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A Detailed Explanation of the Anatomy and Components of a DotNetNuke Website URL

An in-depth explanation of the components of a DotNetNuke (DNN) URL and what purpose they serve. The example is a relatively complicated URL for a video located on the website.
People don’t like to think about or talk about URLs. Unless someone know how their website works in detail, there is a chance for URL confusion. Even technically-minded people gloss over when talking about the details around what is happening with the fundamental pieces of a URL.

Because this seems so common, I thought I would devote some time to discussing each piece of the URL and what the significance is.  The example used is a DotNetNuke (DNN) URL.  I will start with the very basic and expand from there.  

This will blog post will not cover URL management (including friendly URLs, canonical URLs, broken links, etc .).  It will, however, provide the background for any further discussions about URL management which may be discussed in other posts.

This post is written to minimize jargon as much as possible.  To do this, some generalities have to be used, where necessary.  In other words, the strict definition of some items may be overlooked in the interest of clarity*.

What is a URL?

A URL is an address for the internet. The full URL is the location to find a specific piece of information on the website. Before there were Content Management Systems (CMS), this meant that every URL pointed to an individual file on website’s server (typically, with a “.html” extension on the end of it).

With the evolution of CMS platforms, such as DotNetNuke (DNN), the URL is still a unique address.  But, the URL may no longer represent an actual “physical” file on the server – the URL may describe a unique set of data to get from the database.  Basically, the URL has enough information to tell the CMS what data to display from the database.  This is an important point to understand, since the examples will point out the types of data that the URL can hold, rather than talking about the files involved.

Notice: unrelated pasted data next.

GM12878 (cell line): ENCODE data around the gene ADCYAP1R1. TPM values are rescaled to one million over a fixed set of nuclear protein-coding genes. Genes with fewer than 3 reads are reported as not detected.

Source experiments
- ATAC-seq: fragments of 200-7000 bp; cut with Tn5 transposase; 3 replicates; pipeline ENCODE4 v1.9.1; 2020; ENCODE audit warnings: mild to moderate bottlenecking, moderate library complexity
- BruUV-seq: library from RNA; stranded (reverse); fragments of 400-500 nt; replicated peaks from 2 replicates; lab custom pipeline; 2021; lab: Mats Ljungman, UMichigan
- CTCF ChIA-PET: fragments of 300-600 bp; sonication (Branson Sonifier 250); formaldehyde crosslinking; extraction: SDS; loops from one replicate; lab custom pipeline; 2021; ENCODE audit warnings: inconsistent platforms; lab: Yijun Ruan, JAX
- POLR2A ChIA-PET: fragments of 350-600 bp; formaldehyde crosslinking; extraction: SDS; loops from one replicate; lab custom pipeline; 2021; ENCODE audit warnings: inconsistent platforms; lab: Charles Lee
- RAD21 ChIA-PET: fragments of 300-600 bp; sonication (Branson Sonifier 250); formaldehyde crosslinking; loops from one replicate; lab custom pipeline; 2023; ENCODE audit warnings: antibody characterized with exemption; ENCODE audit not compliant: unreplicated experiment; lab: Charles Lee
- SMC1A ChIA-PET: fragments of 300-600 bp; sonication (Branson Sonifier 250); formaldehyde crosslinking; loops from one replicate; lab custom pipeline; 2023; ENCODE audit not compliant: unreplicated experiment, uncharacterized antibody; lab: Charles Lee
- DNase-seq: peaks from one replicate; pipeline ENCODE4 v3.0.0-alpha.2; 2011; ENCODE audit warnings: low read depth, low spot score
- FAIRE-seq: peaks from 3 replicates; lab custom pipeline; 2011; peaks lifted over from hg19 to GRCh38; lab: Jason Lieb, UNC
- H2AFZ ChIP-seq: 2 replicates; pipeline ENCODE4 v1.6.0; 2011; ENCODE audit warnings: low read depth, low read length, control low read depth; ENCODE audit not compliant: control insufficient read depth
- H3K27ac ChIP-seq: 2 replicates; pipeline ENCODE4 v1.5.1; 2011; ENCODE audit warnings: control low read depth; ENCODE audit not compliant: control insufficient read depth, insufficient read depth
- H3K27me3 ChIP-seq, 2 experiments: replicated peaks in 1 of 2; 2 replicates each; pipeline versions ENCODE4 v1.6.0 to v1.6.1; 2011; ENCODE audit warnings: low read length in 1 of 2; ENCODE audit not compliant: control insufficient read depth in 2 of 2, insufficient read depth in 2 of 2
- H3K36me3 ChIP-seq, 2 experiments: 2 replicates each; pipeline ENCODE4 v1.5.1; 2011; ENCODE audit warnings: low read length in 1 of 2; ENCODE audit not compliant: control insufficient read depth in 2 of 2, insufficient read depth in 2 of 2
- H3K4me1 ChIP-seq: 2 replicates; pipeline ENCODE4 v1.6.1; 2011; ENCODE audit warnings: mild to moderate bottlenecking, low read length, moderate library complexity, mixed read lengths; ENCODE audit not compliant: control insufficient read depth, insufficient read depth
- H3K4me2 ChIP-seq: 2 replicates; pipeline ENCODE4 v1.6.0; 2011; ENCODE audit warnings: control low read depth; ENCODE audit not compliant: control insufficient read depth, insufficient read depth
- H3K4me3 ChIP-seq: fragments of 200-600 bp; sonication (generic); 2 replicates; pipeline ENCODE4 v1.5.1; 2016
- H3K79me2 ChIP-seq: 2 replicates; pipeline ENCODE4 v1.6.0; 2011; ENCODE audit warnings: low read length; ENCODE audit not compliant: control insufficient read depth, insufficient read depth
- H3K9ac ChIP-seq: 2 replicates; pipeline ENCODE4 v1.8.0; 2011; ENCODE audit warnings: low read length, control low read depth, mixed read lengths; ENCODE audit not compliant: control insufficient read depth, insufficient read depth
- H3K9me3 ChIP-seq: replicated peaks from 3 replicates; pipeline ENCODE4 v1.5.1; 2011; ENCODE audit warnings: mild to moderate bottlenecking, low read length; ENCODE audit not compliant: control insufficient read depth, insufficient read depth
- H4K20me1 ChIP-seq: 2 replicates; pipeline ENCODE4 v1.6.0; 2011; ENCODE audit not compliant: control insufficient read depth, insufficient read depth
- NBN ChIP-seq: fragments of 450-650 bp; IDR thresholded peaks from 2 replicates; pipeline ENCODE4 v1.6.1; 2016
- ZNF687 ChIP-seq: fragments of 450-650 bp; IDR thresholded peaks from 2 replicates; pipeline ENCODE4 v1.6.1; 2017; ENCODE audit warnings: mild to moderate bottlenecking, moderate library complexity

A sample URL from the PackFlash website is below.  This points to a specific video on the site:

Since this URL is relatively complex already, I will dissect this URL for the rest of the blog post.


For the sake of simplicity, we are only going to be focusing web pages and will not be digging into the details of what protocols and extensions do. This means that the HTTP protocol (HyperText Transfer Protocol) is the only one that will be referenced. If you have a site with a secure connection, you may substitute https:// for the http://. The technical underpinning of this is beyond this post, but the text “http://” is required in a browser address bar for it to be understood (modern browsers are doing a good job of hiding that they are needed, but behind the scenes, they are still there).

The first characters in the URL reference the protocol as shown below:


The extension of the url historically implied the technology used to create the site. In DotNetNuke, the extension “.aspx” is used which has to do with Microsoft’s most recent .NET application framework, but other common extensions include “.html”, “.asp”, “.php”, and “.cfm”. This has changed over time, where if you see an extension for “.aspx” or “.php” it may be an indication of the technology used, but it does not ensure it. This is because it is possible to have no extension at all, mask the extension, or provide a vanity extension. We could, in fact, have an extension called .chris if we wanted.

In our example, the extension is buried within the URL below representing a .NET application:


The domain name is at the beginning, like ours, which is This is also what is known as a TLD (Top Level Domain):

Note that in this case it is shown with the “www.”. This could be left out and just represented as, like below:

For this to work correctly, the DNS has to be set up correctly. There should also be a re-direct telling the search engines that these 2 URLs represent the same exact information as well.


Subdomains borrow and descend from the top level domain. They are managed by the same organization that manages the top level domain. Examples of subdomains of include the following: (demo site for the PackFlash Constellation Suite) (demo site for the PackFlash Mega Menu Admin Module)